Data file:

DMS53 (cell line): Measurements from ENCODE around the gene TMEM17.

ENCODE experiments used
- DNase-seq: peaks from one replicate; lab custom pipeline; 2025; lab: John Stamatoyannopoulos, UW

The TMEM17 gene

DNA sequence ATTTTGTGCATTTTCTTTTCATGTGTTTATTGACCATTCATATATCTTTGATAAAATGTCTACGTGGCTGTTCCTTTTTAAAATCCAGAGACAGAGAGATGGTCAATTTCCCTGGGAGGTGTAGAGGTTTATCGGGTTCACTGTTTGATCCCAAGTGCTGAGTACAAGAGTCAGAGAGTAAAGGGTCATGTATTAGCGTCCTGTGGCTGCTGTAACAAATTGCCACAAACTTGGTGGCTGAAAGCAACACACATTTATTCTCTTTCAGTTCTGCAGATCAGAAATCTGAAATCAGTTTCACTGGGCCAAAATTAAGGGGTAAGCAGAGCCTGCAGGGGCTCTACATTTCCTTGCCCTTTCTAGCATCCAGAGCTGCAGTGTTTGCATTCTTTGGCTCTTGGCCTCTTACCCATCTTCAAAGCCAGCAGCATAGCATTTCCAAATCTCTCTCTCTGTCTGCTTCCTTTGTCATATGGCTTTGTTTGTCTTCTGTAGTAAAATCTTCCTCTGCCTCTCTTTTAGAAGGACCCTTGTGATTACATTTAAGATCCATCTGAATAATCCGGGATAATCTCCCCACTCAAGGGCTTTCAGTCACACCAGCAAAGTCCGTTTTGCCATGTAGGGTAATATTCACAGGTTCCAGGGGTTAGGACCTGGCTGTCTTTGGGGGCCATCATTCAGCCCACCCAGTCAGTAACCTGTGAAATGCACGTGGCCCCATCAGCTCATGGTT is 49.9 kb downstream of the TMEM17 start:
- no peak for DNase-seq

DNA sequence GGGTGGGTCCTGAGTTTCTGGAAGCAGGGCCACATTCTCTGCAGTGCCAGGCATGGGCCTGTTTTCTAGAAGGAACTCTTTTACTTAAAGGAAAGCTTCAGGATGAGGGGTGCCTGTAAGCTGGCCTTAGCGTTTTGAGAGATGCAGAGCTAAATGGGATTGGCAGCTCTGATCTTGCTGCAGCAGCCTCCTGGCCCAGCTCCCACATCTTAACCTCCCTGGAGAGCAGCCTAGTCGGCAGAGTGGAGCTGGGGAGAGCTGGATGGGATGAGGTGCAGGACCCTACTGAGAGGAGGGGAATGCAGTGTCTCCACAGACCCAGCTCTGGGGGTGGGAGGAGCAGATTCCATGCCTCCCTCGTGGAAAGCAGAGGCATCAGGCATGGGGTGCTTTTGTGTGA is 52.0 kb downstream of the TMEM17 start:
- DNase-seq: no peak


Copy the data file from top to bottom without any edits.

DMS53 (cell line): Measurements from ENCODE around the gene TMEM17.

ENCODE experiments used
- DNase-seq: peaks from one replicate; lab custom pipeline; 2025; lab: John Stamatoyannopoulos, UW

The TMEM17 gene

DNA sequence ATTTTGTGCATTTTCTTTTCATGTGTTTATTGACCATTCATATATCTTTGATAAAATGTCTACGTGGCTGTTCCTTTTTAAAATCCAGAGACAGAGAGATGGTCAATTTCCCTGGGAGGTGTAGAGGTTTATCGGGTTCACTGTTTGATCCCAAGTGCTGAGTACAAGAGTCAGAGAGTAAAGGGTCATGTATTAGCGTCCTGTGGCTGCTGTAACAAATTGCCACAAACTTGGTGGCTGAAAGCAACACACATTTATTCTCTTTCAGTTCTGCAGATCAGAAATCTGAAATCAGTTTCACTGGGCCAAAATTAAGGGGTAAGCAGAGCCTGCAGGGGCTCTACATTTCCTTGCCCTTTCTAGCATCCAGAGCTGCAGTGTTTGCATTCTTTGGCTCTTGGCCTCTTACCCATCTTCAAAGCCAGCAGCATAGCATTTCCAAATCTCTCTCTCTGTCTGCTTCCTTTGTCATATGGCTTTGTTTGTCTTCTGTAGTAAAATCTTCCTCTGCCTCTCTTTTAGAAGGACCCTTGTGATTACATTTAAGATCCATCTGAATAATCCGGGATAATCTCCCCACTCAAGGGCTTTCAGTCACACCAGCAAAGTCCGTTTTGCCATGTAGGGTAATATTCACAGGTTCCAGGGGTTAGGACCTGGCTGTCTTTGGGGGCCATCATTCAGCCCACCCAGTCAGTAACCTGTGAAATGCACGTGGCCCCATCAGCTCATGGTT is 49.9 kb downstream of the TMEM17 start:
- no peak for DNase-seq

DNA sequence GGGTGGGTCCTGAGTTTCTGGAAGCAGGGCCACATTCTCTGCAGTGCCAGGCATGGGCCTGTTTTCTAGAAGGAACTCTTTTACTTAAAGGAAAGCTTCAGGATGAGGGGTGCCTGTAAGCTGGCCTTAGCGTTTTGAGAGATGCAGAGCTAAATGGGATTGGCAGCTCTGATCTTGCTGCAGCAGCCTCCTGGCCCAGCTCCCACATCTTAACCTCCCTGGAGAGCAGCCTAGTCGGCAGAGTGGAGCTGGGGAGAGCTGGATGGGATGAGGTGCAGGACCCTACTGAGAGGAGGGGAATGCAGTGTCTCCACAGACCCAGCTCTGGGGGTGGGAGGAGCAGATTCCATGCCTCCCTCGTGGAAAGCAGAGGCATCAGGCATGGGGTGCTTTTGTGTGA is 52.0 kb downstream of the TMEM17 start:
- DNase-seq: no peak